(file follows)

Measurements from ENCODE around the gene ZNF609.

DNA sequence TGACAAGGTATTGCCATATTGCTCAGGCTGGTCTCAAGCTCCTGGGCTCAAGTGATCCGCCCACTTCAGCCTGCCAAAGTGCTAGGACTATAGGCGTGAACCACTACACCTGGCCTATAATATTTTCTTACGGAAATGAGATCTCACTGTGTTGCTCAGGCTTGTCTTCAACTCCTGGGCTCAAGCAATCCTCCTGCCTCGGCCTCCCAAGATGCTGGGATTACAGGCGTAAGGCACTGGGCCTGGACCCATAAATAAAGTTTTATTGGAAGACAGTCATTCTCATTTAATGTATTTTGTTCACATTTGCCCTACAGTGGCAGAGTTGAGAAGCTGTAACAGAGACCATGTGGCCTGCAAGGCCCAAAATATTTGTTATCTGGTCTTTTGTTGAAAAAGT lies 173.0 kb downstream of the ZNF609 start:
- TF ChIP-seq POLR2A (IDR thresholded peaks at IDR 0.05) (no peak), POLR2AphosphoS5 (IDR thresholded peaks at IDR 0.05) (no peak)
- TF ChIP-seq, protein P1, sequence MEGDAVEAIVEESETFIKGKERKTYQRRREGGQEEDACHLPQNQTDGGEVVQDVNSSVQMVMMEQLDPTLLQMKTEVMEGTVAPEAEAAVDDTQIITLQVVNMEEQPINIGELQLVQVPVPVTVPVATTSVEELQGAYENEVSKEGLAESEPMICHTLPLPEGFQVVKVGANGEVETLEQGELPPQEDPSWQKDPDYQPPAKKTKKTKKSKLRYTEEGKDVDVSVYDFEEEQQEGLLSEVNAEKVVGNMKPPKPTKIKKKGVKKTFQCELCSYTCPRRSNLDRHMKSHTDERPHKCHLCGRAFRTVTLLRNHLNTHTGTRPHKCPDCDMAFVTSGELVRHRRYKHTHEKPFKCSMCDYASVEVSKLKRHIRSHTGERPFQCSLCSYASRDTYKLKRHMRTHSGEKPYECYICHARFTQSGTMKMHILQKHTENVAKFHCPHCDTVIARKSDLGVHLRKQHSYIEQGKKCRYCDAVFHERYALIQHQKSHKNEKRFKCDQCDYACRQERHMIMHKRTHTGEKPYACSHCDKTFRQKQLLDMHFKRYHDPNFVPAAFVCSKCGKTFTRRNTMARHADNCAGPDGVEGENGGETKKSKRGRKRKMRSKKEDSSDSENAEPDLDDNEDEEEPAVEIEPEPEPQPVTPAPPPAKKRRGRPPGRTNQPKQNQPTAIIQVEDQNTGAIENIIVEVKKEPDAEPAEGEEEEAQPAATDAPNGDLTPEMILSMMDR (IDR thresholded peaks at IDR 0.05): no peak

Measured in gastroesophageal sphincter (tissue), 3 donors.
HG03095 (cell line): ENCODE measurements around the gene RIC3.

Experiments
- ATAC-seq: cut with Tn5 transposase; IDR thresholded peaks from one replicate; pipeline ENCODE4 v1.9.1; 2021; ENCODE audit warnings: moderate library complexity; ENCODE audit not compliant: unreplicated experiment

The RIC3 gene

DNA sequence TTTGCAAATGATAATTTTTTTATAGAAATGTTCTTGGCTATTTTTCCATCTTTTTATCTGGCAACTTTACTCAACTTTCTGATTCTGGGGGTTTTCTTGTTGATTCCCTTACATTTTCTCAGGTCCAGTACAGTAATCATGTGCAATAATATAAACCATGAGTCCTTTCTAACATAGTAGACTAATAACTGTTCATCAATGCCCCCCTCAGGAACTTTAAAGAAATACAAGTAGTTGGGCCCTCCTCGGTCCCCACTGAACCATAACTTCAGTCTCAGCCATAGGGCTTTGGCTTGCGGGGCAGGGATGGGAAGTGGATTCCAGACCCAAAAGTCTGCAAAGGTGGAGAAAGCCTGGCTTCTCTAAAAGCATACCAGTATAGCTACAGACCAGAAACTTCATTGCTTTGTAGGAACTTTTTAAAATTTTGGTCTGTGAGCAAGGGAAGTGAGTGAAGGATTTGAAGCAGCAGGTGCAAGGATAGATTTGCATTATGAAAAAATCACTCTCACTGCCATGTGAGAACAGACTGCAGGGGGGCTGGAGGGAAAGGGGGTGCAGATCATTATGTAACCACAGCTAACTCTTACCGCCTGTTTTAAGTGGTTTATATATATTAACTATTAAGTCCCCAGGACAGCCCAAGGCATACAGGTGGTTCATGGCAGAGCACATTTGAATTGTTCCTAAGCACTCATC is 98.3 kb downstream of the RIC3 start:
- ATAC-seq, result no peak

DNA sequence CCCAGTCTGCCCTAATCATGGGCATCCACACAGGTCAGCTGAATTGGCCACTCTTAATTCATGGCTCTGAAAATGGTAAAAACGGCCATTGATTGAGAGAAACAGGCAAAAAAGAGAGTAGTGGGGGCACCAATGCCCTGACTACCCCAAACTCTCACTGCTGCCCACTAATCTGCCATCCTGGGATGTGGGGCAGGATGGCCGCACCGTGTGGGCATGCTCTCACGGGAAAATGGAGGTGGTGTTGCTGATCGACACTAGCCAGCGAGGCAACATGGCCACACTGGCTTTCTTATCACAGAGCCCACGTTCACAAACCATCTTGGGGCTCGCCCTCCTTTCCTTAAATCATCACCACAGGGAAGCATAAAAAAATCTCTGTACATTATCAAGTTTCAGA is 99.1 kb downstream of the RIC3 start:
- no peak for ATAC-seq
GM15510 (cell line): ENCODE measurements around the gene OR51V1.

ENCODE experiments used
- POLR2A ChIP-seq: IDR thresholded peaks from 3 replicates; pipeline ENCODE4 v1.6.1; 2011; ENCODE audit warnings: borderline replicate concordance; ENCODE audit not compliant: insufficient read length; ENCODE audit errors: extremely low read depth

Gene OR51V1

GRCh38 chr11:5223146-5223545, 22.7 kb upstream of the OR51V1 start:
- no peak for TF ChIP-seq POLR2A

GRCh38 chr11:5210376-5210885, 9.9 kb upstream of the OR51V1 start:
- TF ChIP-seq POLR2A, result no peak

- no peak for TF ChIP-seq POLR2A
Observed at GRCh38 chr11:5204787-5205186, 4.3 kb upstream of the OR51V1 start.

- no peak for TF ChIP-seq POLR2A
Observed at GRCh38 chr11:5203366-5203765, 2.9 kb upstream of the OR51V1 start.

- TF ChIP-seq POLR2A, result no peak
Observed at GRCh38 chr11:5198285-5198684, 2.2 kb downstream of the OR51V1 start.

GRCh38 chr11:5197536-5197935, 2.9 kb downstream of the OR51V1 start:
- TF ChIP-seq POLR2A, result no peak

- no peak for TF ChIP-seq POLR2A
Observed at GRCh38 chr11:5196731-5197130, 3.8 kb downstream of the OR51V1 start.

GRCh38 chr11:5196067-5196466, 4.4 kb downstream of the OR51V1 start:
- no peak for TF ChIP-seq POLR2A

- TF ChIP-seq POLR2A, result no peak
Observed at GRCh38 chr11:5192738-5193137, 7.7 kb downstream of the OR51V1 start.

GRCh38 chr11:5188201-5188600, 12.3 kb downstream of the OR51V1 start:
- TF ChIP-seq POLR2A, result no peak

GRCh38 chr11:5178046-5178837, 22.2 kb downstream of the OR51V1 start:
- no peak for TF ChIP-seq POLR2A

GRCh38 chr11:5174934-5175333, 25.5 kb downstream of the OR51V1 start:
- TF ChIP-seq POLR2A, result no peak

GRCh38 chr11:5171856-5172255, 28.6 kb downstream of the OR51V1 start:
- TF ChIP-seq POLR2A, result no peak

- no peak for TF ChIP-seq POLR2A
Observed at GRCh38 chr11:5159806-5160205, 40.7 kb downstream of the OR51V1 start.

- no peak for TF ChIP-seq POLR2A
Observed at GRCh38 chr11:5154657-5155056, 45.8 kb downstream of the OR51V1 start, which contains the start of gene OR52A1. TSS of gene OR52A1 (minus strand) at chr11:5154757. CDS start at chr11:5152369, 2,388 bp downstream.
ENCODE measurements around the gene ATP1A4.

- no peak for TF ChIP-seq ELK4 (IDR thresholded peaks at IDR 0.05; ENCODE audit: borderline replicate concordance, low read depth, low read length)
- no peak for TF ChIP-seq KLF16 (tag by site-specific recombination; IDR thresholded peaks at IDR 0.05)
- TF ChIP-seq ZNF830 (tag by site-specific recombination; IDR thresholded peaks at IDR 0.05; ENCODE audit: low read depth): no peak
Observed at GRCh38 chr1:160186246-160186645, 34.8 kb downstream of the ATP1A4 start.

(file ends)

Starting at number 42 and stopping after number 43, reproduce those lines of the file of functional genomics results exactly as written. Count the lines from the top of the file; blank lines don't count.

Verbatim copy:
GRCh38 chr11:5171856-5172255, 28.6 kb downstream of the OR51V1 start:
- TF ChIP-seq POLR2A, result no peak